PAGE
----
Q: What else? What else would you like your internal colleagues to know about the subject? 

A: It is critical for sponsors or clients to audit the CRO for capabilities mentioned here.

Every CRO in compliance with GLP has their own protocol and report template. Some have separate IACUC and study protocols, some combine them. I find separate protocols more convenient. It is easier on the sponsor’s end to take the protocol and attach it to a submission or QMS compared to a longer protocol combined with IACUC. I used to think combined was the way to go, but my view there has changed. It is easier to change the protocol when it’s separate from IACUC. 


When studies are tied to approval of a product, every stakeholder and participant needs to bring their “A Game” to its design, execution and review. 


Lastly, for many sponsors and labs test article characterization is a struggle. Manufacturing and R&D teams need to do everything they can to provide documentation to test article characterization. I can be a timely struggle to track down that documentation unless it’s in the QMS.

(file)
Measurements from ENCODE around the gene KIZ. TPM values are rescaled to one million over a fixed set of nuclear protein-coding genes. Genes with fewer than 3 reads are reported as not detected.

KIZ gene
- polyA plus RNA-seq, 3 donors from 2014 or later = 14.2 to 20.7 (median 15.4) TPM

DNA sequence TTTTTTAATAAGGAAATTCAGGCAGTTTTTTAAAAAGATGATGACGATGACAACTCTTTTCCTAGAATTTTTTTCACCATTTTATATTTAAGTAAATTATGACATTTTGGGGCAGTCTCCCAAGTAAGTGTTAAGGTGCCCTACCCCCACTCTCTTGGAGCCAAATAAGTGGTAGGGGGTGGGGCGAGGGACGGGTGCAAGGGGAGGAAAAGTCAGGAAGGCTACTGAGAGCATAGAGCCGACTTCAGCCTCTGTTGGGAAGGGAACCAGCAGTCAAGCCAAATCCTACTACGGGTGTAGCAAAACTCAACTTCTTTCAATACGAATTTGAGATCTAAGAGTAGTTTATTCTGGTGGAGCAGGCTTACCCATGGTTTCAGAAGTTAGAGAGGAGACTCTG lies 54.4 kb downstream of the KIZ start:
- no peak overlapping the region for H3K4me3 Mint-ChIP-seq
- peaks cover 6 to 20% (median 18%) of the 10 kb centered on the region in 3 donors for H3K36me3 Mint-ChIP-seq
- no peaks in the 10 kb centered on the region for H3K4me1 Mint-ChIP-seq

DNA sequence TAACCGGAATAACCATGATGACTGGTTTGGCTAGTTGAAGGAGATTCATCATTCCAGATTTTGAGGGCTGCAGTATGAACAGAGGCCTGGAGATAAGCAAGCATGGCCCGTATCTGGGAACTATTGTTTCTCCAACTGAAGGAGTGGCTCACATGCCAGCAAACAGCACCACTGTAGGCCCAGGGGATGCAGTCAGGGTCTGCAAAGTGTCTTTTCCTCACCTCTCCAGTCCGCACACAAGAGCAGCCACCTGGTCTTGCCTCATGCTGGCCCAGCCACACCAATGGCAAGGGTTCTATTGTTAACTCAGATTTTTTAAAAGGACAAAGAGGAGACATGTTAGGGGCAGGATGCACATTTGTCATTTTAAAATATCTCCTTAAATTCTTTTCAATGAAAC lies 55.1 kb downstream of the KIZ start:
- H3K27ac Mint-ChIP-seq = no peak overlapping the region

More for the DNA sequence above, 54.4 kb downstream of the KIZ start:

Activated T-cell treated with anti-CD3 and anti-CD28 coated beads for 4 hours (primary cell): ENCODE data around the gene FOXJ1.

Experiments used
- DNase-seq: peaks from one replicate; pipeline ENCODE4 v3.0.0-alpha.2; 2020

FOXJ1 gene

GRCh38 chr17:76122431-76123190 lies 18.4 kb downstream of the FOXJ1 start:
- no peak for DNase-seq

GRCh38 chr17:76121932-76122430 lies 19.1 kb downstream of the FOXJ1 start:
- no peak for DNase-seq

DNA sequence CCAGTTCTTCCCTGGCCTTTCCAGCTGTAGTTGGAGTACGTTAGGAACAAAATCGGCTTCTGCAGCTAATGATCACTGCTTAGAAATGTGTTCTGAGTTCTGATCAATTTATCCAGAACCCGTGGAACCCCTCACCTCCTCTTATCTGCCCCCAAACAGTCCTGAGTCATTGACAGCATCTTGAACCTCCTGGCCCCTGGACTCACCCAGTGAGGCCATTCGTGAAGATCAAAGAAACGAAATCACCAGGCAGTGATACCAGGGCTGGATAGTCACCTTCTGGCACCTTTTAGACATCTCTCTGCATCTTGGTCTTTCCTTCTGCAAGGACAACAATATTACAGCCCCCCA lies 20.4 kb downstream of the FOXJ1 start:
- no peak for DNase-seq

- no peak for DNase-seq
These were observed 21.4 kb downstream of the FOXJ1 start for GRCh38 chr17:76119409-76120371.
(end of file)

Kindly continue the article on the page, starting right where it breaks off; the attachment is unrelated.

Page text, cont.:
The GCMI and T3 Labs team thanks Deepal for sharing these insights with us. 


About GCMI

GCMI accelerates the development, testing, training and commercialization of innovative medical products that improve quality based outcomes and delivery of healthcare for patients. We are a trusted, proven industry-leading preclinical CRO for medical devices and other medical products. We’re an AAALAC accredited facility that conducts feasibility, proof of concept, safety, and GLP medical device testing for studies in any therapeutic area and in small and large models.


Why GCMI? It’s all about flexibility, accountability, quality, compliance and accreditation, our scientific acumen and commitment to value. Learn more